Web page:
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Machine Learning Application Concepts


This page explains ML application concepts that are helpful for understanding Tecton and Feature Platforms. It is not intended to be an introduction to machine learning.

If you are already a domain expert, you can skip to Tecton Concepts.


Machine learning applications make automated decisions based on predictions made from models.

Models are created from algorithms that train on historical examples of particular outcomes we are looking to predict. For example, to train a model that can predict if a transaction is fraudulent, we need a data set of examples of fraudulent and non-fraudulent transactions. However, to train a model we also need to extend our training examples with features.

Features are the measurable data points that a model uses to predict an outcome. Features are created by Data Scientists and Machine Learning Engineers, often based on their domain expertise. To predict if a transaction is fraudulent, we may want to try features like:

  • How does the given transaction amount compare to a user's historical average transaction amount?
  • How many transactions has the user made in the last day?
  • Where is the location of the user making this transaction?

Types of Machine Learning Applications

There are different types of machine learning applications:

  • Analytical: When predictions are being used in non-production environments by analysts creating reports or dashboards. These predictions help drive human decision making.
  • Operational: When predictions are being used to automate real-time decisions in production software applications.

Tecton focuses on operational machine learning applications.

Operational machine learning applications have some of the strictest and most complex requirements because they affect production applications and direct users. Latency SLAs, uptime, and DevOps best practices (code reviews, CI/CD, etc.) are critical elements of these applications.

Two Environments for Operational Machine Learning Applications

There are two environments where operational machine learning applications can run:

  1. Online: The online environment is where the production software application that users interact with runs. This is where real-time decisions are made.
  2. Offline: The offline environment is a non-production environment where large amounts of historical data are stored and large-scale distributed computing is run. This is where Data Scientists and Machine Learning Engineers design and test features, as well as train models. Offline environments contain data lakes and data warehouses.

Model Training Environments

Model training is almost always done in the offline environment, where a model has access to large historical datasets and large-scale compute.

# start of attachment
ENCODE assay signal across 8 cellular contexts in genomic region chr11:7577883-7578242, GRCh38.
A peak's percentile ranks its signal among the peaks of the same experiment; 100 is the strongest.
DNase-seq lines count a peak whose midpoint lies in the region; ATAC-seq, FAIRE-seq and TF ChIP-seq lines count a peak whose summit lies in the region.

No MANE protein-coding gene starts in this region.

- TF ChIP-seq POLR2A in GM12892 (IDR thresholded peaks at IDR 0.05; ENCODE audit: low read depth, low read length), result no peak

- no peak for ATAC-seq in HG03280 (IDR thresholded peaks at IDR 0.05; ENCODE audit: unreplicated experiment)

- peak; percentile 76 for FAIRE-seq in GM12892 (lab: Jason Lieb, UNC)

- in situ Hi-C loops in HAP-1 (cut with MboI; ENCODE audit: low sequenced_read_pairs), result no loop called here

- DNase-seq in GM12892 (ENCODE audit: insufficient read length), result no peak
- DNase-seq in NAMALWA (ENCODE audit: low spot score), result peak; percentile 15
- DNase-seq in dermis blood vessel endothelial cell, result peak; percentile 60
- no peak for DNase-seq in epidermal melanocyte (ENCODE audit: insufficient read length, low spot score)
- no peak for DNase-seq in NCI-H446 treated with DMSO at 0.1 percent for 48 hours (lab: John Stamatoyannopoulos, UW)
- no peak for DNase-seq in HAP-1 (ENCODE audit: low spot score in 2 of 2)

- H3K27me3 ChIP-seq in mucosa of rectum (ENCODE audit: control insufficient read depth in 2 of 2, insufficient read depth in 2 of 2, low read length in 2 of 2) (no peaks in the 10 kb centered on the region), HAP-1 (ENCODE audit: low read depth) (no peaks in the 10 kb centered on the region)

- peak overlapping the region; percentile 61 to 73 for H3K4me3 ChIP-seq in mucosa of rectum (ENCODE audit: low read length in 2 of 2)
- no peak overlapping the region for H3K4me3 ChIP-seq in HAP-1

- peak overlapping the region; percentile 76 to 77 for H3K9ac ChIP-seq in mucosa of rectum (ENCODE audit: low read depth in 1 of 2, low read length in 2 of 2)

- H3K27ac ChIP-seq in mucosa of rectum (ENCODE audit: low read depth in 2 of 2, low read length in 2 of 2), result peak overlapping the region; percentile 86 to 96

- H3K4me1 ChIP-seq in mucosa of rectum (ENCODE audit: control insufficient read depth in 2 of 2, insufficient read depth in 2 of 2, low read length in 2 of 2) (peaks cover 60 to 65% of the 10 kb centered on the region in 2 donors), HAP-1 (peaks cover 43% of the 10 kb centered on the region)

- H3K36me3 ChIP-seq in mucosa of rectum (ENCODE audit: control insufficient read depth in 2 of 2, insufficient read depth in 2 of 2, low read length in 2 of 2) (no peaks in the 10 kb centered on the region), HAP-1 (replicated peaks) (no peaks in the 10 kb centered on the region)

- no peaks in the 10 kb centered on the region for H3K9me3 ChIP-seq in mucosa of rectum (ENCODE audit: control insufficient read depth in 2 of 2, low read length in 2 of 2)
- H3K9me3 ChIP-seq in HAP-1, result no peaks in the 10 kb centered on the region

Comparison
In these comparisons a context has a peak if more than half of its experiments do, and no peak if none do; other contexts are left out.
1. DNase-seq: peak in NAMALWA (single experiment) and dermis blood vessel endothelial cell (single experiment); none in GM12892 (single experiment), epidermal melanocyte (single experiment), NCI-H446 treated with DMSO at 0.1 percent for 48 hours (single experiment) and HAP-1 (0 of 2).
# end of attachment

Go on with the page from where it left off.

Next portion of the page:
There are some advanced operational machine learning applications that continuously train models in the online environment in real-time. This is known as "online training", "online learning", or "continual learning".

Model Inference Environments

Offline Model Inference: Offline model inference is when model predictions are made in large batches in the offline environment. If you want to use offline predictions in an online application, predictions are then written to a database in the online environment where they can be looked up in real-time.

Online Model Inference: Online model inference is when model predictions are made in real-time in the online environment. This may happen as a user makes a transaction or searches for a product. Online model inference is very powerful because it can incorporate fresh feature data. This allows models to adapt to real-time changes such as ongoing user behavior in an application.


There are two main reasons that online model inference is used in an operational machine learning application:

  1. When it is beneficial or necessary to incorporate fresh feature data from sources such as streams, operational databases, device data, or user input.
  2. When it is inefficient to precompute all possible predictions. For example, if you have a large set of users, but only 10 percent are active users, you may not want to repeatedly compute recommendations for the full user base. Instead, you can compute recommendations in real-time when they visit the application.

Offline and Online Feature Retrieval

Offline Feature Retrieval: Offline feature retrieval is when features are fetched in batches in the offline environment for offline model training or offline model inference. Model training requires fetching historically accurate feature values for a set of training events (e.g. fraudulent and non-fraudulent transactions). Offline model inference requires fetching batches of the latest feature values for the set of entities you want to generate predictions for (e.g. the set of users for which to generate product recommendations).

Online Feature Retrieval: Online feature retrieval is when features are fetched in the online environment at low-latency to run online inference.